Donna Smaldone
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Monday / August 22 / 2011

The phone call you never want to get

Our Monday morning started with more frivolity than usual. Casual dress, sunscreen in hand, and a cooler filled with fruit salad and grill-ables. We couldn’t have picked a more glorious Adirondack day for our staff picnic on Lake George.

And then the phone rang…

The next moment we saw our friend, her face was wounded, her cheeks tear-stained. It was her brother on the phone, calling to say their Mom had died.

The news hit us all like a spear in the heart. And we mourned together.

“I miss her already,” was all she could utter as we wrapped our arms around her in group solidarity. In the quiet embrace we shared her tears, her heartbreak, her pain — whispering, “we love you. we’re so sorry.”

We helped her gather her things, conjuring ways to assist. It was that desperate-to-be-of-service moment you find yourself in right after a cherished friend shares such life-altering news. The desire to do the impossible: help ease the pain.

After escorting her down the stairs and to her car, our remaining team sat together trying to absorb what had just happened. Our friend told us to carry on with our picnic as planned. But we all knew we wouldn’t, and couldn’t.

You see, we’re not just co-workers. We are friends. Sharing-life-together kind of friends (one of the benefits of a small team). To move forward as planned with a man down would have been — well, just wrong. Incomplete. It was hard enough to go on with the day as if it were just any other day.

I returned to my office with a grateful heart. Grateful to be in this place, in this job, at this moment. Grateful to belong to this little band of vastly different individuals, who’ve bonded together not only as a staff, but as a troop of friends committed to our inside jokes, team song, and nicknames.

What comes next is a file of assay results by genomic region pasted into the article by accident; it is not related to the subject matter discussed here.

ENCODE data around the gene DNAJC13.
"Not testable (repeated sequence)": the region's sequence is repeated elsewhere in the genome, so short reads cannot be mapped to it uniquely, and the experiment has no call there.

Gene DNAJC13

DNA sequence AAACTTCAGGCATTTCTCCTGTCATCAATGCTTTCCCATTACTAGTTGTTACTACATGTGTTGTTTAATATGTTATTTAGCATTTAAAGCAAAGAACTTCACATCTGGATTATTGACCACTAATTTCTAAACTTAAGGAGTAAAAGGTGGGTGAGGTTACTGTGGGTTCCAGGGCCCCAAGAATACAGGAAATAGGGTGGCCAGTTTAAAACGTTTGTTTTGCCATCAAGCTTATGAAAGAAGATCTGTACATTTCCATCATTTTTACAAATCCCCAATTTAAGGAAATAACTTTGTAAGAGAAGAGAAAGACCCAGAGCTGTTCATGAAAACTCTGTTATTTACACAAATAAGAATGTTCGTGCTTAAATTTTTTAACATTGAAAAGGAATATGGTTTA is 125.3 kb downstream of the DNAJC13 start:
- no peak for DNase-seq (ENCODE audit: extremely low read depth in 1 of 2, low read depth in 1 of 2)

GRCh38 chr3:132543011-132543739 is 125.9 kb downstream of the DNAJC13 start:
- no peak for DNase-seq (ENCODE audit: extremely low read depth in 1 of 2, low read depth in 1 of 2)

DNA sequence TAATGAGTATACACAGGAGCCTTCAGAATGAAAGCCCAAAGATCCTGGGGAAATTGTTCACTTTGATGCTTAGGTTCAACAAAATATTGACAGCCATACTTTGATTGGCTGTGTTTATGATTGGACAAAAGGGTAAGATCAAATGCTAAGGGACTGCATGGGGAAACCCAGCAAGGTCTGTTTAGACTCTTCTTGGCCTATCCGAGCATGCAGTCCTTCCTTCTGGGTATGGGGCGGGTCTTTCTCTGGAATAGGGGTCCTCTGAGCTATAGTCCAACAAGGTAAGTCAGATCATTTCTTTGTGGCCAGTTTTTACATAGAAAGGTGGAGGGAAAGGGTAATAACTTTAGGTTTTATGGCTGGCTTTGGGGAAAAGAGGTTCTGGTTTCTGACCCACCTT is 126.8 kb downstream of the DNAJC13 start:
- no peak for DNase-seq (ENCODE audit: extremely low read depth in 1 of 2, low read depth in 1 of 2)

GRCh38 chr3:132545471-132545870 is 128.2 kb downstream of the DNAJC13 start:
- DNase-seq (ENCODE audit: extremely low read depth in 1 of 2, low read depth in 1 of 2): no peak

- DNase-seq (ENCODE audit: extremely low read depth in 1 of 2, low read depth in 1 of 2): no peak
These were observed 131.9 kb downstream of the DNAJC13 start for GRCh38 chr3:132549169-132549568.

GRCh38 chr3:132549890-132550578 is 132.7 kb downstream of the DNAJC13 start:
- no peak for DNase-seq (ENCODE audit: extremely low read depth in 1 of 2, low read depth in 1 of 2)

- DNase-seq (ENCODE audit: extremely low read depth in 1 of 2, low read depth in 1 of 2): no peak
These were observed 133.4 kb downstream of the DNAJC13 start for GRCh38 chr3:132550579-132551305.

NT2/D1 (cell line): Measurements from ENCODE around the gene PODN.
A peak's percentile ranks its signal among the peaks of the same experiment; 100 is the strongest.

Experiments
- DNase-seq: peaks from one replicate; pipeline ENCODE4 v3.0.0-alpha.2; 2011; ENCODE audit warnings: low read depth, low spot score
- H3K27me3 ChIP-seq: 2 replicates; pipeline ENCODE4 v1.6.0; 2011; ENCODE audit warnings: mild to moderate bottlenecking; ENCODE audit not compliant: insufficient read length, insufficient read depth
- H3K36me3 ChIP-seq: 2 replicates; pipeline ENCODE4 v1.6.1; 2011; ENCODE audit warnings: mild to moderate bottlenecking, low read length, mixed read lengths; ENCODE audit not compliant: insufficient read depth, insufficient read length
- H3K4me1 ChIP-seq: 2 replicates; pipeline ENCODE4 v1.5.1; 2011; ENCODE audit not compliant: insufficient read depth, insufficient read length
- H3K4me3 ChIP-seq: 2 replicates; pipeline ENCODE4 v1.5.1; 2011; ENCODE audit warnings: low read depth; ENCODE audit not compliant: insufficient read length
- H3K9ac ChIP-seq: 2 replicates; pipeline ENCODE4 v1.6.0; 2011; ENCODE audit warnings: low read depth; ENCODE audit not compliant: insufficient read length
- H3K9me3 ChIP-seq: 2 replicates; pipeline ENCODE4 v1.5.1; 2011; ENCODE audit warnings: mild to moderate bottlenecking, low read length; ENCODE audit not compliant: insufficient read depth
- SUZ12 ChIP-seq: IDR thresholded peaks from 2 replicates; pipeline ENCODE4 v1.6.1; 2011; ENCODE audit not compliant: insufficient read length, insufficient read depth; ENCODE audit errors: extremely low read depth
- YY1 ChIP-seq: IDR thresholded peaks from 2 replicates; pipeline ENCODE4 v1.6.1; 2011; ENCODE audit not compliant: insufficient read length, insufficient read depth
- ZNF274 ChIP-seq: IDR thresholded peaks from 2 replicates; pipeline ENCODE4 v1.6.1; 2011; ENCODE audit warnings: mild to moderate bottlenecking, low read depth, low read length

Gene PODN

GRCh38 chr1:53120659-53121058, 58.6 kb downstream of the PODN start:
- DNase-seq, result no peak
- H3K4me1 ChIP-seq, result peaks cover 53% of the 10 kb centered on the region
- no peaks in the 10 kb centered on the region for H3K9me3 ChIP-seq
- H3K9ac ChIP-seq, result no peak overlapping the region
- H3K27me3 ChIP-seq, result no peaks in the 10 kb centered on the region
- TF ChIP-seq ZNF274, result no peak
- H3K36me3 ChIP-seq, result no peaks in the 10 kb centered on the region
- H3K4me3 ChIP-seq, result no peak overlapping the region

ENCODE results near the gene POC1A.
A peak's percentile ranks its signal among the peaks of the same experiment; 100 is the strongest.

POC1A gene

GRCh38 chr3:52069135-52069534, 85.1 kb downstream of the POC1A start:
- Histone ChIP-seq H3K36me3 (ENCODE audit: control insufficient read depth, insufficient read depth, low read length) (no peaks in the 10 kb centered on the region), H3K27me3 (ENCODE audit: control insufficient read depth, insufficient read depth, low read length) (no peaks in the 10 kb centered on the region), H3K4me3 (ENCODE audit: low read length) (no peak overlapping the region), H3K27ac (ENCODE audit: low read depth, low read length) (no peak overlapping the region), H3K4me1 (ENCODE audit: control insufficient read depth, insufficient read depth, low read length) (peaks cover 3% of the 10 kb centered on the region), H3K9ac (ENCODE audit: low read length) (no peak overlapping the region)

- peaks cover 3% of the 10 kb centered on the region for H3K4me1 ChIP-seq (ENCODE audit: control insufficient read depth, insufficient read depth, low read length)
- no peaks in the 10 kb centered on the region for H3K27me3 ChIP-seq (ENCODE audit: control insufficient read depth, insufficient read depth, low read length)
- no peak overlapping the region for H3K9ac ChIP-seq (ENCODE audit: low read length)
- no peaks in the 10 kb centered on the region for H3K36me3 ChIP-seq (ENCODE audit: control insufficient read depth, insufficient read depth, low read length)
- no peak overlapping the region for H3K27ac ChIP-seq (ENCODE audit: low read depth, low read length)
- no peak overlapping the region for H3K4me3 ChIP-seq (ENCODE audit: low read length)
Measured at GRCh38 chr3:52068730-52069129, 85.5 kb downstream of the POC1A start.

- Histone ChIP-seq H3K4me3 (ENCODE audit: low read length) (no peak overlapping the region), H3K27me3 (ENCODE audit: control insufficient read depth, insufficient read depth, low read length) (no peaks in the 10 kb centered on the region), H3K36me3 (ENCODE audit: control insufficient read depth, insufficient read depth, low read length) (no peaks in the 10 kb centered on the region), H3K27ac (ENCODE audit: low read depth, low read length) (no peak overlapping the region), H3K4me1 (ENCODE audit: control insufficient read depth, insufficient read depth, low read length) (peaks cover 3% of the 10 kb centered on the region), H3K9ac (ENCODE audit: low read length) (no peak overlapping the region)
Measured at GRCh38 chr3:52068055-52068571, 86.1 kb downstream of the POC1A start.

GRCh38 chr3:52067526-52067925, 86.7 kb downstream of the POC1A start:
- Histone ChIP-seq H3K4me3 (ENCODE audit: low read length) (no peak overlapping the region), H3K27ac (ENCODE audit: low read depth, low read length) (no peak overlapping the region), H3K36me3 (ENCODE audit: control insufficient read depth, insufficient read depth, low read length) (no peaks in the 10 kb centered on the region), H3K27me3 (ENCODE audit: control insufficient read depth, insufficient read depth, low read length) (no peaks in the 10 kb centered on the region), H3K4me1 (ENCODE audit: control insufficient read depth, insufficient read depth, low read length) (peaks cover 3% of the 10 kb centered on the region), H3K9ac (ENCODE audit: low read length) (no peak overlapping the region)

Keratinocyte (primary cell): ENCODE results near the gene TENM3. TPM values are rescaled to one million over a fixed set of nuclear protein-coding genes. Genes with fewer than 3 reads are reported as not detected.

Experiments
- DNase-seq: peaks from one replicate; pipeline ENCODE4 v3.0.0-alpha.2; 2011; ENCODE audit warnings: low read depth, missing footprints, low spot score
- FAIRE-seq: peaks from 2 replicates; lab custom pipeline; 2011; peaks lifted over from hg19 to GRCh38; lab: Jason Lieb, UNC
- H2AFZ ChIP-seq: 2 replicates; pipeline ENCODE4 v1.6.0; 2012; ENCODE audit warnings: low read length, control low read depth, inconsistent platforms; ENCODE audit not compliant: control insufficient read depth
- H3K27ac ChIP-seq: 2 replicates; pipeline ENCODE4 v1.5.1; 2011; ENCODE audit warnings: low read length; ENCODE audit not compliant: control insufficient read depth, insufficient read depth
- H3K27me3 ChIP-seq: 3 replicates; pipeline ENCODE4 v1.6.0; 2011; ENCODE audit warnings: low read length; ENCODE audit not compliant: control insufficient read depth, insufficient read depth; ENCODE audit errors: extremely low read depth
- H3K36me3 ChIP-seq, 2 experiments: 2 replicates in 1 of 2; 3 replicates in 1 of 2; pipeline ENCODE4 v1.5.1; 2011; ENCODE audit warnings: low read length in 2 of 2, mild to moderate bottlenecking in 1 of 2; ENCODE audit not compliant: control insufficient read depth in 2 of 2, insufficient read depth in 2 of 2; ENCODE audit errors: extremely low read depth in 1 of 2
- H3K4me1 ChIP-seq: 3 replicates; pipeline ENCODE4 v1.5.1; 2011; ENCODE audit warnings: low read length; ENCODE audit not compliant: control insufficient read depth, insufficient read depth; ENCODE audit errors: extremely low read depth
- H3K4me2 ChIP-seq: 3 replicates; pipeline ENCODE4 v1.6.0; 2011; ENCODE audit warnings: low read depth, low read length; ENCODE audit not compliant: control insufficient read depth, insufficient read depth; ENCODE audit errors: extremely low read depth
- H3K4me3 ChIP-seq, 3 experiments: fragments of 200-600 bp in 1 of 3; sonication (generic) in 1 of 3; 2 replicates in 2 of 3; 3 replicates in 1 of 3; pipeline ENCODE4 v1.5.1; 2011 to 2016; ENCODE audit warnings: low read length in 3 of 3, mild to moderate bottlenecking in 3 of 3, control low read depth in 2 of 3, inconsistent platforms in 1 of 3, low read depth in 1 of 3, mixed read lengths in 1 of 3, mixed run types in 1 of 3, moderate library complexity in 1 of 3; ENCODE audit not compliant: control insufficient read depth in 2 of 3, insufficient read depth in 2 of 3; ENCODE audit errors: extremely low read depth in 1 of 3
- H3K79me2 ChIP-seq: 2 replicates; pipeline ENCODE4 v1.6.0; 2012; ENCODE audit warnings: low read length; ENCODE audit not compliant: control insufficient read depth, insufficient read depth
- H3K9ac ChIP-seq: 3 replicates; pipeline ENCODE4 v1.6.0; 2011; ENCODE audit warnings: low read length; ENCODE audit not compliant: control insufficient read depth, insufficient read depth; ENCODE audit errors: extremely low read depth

Death is the one thing we’re certain awaits, no matter our beliefs, upbringing, health habits or how ‘good’ we’ve been. It’s unavoidable. Mandatory, if you will. It didn’t matter that her Mom was 85, or that she had lived longer than either of her parents had. What mattered is that she was here, and now she is gone. The “now what?” questions left blindingly unanswered.

With just the ring of a phone, life was catapulted into perspective, bringing us face-to-face with the fragility of life and the strength of relationships.

This blog post is lovingly dedicated to Mrs. P.
To her extraordinary life.
And to the love she baked-into her children.

 

10 responses to “The phone call you never want to get”

  1. Pasquale says:

    INCREDIBLE! This is one of the most compelling and beautifully presented descriptions I’ve experienced in a long time.

    It makes the reader feel as if they were right THERE with you…….and with the all-too-recent passing of my own father, this particular story is SO very relevant.

    Your last sentence (and subsequent dedication) brought it ALL together, perfectly…!…and done so with a Grace and empathy that help convey the “life lesson”.

    I just HAD to write back (soon) on this one — and although I’ve never met their family, I feel connected to them….through the universal experience of….’loss’……and because she’s a friend of yours.

    Extending sympathy, condolences and respect to your friend’s family.